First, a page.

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Have Exchange Rate Regimes in Asia become More Flexible Post crisis? Re-VISITING the EVIDENCE

  • Tony Cavoli

    (SCAPE)

  • Ramkishen S. Rajan

There is a broad consensus that the soft US dollar pegs operated by a number of Asian countries prior to 1997 contributed to the regional financial crisis of 1997-98. There is, however, much less agreement on the types of exchange rate regimes operated by many Asian countries since the crisis. Can they still be characterized as soft US dollar pegs, or have they become genuinely more flexible? This paper revisits the evidence regarding the extent of exchange rate flexibility in the five Asian countries (Indonesia, Korea, Malaysia, the Philippines and Thailand) using alternative methodologies and data spanning the pre- and post-crisis time period. Given the diversity of measures of de facto regimes in the literature, the use of alternative methodologies in this paper is critical as a means of obtaining an accurate and robust indication of the type of exchange rate regime operated by a country.

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File URL: http://www.eaber.org/node/22563
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Paper provided by East Asian Bureau of Economic Research in its series Finance Working Papers with number 22563.

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Date of creation: Jan 2005
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Handle: RePEc:eab:financ:22563
Contact details of provider: Postal: JG Crawford Building #13, Asia Pacific School of Economics and Government, Australian National University, ACT 0200
Web page: http://www.eaber.org

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  3. Leonardo Hernández & Peter J. Montiel, 2002. "Post-crisis exchange rate policy in five Asian countries: filling in the "hollow middle"?," Pacific Basin Working Paper Series 2002-07, Federal Reserve Bank of San Francisco.
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  11. Kim, Soyoung, 2003. "Monetary policy, foreign exchange intervention, and the exchange rate in a unifying framework," Journal of International Economics, Elsevier, vol. 60(2), pages 355-386, August.
  12. Ila Patnaik, 2003. "India's policy stance on reserves and the currency," Indian Council for Research on International Economic Relations, New Delhi Working Papers 108, Indian Council for Research on International Economic Relations, New Delhi, India.
  13. Reinhart, Carmen & Rogoff, Kenneth, 2004. "The modern history of exchange rate arrangements: A reinterpretation," MPRA Paper 14070, University Library of Munich, Germany.
  14. Levy-Yeyati, Eduardo & Sturzenegger, Federico, 2005. "Classifying exchange rate regimes: Deeds vs. words," European Economic Review, Elsevier, vol. 49(6), pages 1603-1635, August.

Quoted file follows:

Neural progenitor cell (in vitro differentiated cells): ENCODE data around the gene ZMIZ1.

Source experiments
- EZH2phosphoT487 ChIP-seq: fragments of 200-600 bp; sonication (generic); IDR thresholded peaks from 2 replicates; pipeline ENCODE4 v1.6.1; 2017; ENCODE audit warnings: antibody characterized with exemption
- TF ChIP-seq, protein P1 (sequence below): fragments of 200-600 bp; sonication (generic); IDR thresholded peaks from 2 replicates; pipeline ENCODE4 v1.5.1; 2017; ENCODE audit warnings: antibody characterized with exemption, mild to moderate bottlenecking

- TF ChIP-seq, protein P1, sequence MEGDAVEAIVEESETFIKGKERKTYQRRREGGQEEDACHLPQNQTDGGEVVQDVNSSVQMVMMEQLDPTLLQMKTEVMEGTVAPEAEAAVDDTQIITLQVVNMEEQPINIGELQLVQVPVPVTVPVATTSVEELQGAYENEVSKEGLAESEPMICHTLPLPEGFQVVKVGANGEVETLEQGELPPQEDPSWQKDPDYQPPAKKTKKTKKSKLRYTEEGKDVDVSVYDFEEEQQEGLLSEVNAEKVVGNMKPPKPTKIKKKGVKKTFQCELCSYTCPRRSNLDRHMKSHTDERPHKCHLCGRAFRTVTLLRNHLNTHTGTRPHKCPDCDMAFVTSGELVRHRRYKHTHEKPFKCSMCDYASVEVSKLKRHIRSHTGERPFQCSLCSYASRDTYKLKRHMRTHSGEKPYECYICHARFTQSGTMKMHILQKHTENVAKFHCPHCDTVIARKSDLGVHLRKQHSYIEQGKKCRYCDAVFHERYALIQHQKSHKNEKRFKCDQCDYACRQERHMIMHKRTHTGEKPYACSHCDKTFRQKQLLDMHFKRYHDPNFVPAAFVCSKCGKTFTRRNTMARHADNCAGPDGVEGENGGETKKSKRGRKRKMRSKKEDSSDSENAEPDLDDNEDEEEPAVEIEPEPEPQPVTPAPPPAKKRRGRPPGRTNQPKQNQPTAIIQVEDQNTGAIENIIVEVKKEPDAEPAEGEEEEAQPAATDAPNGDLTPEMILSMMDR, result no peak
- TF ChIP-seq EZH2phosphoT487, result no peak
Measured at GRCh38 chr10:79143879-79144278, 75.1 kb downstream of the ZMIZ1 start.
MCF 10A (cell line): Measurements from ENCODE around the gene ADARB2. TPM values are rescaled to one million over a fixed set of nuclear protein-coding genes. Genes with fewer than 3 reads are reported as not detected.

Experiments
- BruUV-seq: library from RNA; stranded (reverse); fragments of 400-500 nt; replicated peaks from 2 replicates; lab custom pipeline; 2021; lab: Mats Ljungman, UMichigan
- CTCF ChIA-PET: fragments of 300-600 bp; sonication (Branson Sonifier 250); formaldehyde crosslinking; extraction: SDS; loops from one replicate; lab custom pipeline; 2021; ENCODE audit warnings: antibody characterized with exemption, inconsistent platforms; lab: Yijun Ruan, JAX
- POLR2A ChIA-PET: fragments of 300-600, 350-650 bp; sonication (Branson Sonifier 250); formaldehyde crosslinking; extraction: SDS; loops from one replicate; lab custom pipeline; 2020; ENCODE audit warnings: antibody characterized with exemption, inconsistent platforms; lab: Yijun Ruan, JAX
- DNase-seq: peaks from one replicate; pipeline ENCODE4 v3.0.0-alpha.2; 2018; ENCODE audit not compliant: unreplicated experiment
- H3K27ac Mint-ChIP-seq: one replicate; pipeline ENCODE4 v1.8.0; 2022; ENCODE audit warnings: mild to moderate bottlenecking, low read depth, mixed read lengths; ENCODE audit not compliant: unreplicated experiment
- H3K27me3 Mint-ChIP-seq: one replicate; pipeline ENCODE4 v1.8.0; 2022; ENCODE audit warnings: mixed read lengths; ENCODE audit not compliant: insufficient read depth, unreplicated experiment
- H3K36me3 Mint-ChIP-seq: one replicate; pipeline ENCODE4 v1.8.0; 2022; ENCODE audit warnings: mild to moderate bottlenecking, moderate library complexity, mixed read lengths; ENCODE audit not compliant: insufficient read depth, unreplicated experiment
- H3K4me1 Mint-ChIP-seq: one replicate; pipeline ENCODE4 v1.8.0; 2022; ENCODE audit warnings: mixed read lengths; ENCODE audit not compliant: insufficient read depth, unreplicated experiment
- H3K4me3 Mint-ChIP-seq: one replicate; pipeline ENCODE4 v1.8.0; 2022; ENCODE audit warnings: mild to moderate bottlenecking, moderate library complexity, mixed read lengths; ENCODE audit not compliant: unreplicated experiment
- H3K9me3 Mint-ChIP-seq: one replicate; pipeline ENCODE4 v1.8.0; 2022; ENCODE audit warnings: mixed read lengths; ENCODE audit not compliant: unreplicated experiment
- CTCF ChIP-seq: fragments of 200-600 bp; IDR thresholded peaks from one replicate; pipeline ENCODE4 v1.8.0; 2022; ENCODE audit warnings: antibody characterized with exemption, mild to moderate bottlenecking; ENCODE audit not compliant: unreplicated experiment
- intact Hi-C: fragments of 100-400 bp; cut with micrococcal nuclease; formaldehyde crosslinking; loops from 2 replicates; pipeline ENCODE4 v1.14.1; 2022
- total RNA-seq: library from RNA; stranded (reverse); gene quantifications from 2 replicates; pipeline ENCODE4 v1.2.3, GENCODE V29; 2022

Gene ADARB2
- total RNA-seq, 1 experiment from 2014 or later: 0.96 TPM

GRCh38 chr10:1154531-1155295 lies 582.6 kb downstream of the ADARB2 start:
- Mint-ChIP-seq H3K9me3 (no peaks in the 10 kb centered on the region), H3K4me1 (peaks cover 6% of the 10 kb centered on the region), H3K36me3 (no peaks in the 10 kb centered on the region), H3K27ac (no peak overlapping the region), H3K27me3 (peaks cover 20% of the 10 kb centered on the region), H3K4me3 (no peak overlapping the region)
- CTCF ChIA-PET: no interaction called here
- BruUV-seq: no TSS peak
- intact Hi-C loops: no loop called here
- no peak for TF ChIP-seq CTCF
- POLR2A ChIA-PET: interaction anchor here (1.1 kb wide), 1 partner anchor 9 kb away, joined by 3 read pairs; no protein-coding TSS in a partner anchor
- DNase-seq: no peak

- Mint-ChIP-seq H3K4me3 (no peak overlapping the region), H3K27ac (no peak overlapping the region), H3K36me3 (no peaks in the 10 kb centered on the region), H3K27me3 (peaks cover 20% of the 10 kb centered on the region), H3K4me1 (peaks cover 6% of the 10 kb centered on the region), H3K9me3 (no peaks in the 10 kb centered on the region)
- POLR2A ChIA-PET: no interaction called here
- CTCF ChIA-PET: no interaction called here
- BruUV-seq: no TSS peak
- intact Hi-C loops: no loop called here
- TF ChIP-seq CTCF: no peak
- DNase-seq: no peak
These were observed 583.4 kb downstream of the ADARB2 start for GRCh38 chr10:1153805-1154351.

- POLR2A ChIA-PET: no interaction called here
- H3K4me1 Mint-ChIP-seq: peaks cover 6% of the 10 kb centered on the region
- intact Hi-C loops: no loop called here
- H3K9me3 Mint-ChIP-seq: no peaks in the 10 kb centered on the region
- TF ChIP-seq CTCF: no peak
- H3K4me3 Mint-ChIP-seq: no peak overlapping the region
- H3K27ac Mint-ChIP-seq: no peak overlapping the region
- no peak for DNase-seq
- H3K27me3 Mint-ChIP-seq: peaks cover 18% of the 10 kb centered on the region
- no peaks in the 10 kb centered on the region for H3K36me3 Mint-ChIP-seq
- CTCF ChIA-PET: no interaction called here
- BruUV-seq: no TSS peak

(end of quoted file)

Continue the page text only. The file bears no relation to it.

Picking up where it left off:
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  17. Ramkishen S. Rajan & Reza Siregar, 2002. "Choice of Exchange Rate Regime: Currency Board (Hong Kong) or Monitoring Band (Singapore)?," Australian Economic Papers, Wiley Blackwell, vol. 41(4), pages 538-556, December.
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  20. Reza Siregar & Ramkishen Rajan, 2004. "Exchange Rate Policy and Reserve Management in Indonesia in the Context of East Asian Monetary Regionalism," Centre for International Economic Studies Working Papers 2004-03, University of Adelaide, Centre for International Economic Studies.
  21. Hiroyuki Taguchi, 2007. "The post-crisis Exchange Rate Management in Selected East Asian Countries," Journal of Developing Areas, Tennessee State University, College of Business, vol. 40(2), pages 19-34, January-M.
  22. Pentecost, Eric J. & Van Hooydonk, Charlotte & Van Poeck, Andre, 2001. "Measuring and estimating exchange market pressure in the EU," Journal of International Money and Finance, Elsevier, vol. 20(3), pages 401-418, June.
  23. Andrea Bubula & Inci Ötker, 2002. "The Evolution of Exchange Rate Regimes Since 1990: Evidence From De Facto Policies," IMF Working Papers 02/155, International Monetary Fund.
  24. Ramikishen Rajan, 2002. "Exchange Rate Policy Options for Post-crisis Southeast Asia: Is There a Case for Currency Baskets?," The World Economy, Wiley Blackwell, vol. 25(1), pages 137-163, 01.
  25. Benassy-Quere, Agnes & Coeure, Benoit & Mignon, Valerie, 2006. "On the identification of de facto currency pegs," Journal of the Japanese and International Economies, Elsevier, vol. 20(1), pages 112-127, March.
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